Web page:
It’s not always perfect for us, but we make it better for the people who come after.

This isn’t the only major leadership role you’ve had through your career: you’ve been a founder, and executive at Emtec and Syndio. What have been the key factors that paved your way to success? 

Everyone has personality strengths. For me, I tend to be more outspoken, and a little more on the aggressive side, and that’s worked well for me as a woman in the tech business. I’ve been doing this for 25 years. I also think that I’ve been very fortunate, the first company that I started in 1999, my other three partners were all men…I was just part of  the team. I think it’s good that there’s so much conversation about women in tech, but it almost puts a divide up too. Whereas in the 90’s, everyone just did their work.

But I suffered in silence. And looking back I think I suffered in silence a lot more with things like maternity leave, and trying to have my kids. I took six weeks off with one child, and five weeks off with the other. I was the first woman at my company to take maternity leave. And for me, it wasn’t so much about my maternity leave, but about all the women that I knew were going to take maternity leave after me. And that company is still around. And now we have more than 50 employees and a nursing room, so all the things that I was a guinea pig on, luckily it has benefited other people. I think sometimes for us, that’s our responsibility: it’s not always perfect for us, but we make it better for the people who come after.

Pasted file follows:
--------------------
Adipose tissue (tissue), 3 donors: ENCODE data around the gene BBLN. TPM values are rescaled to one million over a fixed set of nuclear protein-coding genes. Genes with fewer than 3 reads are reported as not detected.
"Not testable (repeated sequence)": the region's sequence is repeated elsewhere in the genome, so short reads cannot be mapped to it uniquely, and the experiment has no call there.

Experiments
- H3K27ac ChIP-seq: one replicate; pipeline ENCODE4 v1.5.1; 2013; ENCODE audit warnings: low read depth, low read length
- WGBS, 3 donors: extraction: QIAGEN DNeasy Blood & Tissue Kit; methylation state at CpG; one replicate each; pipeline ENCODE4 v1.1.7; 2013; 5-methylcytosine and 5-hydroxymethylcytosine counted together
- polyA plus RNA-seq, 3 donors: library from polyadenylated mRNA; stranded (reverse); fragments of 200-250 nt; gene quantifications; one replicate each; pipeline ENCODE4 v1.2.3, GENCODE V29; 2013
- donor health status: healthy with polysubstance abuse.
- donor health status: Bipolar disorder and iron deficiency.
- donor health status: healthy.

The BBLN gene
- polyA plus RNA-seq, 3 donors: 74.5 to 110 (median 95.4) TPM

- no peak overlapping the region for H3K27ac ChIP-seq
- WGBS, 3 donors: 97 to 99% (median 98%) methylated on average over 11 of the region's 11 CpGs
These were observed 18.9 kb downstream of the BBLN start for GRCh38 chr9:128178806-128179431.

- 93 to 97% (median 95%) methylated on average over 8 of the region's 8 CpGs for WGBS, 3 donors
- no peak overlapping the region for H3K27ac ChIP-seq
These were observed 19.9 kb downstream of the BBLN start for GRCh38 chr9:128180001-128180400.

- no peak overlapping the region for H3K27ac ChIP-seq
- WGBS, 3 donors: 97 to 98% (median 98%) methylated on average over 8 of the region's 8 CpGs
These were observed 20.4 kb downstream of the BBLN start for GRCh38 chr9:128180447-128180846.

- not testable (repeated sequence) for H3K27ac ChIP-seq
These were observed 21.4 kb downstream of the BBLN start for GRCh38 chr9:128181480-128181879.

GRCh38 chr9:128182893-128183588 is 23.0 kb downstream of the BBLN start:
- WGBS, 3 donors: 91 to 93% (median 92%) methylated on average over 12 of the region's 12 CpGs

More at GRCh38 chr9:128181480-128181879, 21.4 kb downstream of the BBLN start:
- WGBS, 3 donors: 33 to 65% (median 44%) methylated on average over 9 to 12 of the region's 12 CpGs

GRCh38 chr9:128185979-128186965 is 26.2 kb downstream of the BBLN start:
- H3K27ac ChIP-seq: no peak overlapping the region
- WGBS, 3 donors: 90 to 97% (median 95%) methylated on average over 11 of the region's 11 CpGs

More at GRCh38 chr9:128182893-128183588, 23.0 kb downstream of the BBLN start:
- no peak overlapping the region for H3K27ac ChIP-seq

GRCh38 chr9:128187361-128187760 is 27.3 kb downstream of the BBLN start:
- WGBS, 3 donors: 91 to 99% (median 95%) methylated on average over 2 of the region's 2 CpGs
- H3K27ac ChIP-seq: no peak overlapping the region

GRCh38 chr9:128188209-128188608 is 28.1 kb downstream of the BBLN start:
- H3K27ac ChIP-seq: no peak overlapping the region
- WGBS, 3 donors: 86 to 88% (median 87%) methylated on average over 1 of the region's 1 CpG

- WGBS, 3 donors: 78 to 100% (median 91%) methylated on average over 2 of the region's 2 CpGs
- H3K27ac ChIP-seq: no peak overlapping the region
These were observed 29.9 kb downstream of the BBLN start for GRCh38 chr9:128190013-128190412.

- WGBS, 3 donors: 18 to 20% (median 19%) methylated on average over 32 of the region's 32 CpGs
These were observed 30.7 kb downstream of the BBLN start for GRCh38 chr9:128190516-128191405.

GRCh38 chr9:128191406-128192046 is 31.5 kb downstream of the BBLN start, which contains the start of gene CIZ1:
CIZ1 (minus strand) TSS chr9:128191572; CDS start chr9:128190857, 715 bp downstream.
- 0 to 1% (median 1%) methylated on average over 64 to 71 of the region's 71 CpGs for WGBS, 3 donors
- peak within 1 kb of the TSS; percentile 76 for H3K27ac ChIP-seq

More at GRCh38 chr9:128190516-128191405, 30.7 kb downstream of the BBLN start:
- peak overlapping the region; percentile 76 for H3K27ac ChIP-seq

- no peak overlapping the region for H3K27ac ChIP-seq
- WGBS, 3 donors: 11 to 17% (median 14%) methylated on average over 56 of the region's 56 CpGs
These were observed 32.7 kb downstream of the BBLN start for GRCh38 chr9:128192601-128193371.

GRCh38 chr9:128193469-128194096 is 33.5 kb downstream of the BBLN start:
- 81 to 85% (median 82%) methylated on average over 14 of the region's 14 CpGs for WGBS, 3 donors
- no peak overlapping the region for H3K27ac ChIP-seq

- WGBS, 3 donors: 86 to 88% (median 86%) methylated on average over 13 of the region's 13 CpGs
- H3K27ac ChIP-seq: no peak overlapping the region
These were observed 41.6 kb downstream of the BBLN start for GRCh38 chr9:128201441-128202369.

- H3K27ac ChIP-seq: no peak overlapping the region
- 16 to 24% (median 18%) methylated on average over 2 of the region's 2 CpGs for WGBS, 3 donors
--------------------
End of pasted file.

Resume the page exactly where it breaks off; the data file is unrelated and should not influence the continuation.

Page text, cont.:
Anything else you want to add?

Why is it now? Why are people talking more about women in the workforce now, more than ever before? A lot of time people will say, oh it’s Millennials. Millennials bring this up more. And I really think it’s more about the data now. You can see in companies what’s happening from the gender perspective whether it’s equal pay, whether it’s people not getting promoted. We have all this data, so we can really track it now. Before, we didn’t know. Now we owe it to ourselves. We understand what’s happening, and [need to] make sure it get fixed.

Note: Interview has been condensed for length and clarity.